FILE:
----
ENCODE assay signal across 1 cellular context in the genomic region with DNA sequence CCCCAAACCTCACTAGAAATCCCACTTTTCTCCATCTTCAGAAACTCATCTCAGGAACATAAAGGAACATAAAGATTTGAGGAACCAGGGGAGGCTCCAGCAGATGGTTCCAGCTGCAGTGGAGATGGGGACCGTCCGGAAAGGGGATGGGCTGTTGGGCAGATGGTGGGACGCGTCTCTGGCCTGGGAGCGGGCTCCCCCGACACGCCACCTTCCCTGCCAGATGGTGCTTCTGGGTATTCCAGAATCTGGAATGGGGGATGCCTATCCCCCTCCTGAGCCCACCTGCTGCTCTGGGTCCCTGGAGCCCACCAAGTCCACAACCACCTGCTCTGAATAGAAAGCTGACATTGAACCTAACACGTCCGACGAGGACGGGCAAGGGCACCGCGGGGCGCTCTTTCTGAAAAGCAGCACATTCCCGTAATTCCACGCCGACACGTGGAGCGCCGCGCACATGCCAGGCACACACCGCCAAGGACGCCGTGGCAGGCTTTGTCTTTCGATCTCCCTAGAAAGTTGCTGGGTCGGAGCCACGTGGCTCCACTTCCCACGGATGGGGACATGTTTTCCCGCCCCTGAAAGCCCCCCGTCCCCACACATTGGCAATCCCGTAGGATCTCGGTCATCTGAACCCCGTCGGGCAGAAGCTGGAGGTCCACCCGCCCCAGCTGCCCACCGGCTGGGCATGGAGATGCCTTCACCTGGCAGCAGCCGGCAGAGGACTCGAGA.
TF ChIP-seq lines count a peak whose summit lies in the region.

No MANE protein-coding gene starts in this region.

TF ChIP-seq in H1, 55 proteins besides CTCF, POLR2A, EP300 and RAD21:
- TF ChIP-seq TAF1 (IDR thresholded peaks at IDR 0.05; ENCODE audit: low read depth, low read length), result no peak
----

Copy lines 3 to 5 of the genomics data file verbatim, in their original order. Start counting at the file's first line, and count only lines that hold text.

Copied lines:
No MANE protein-coding gene starts in this region.

TF ChIP-seq in H1, 55 proteins besides CTCF, POLR2A, EP300 and RAD21:
- TF ChIP-seq TAF1 (IDR thresholded peaks at IDR 0.05; ENCODE audit: low read depth, low read length), result no peak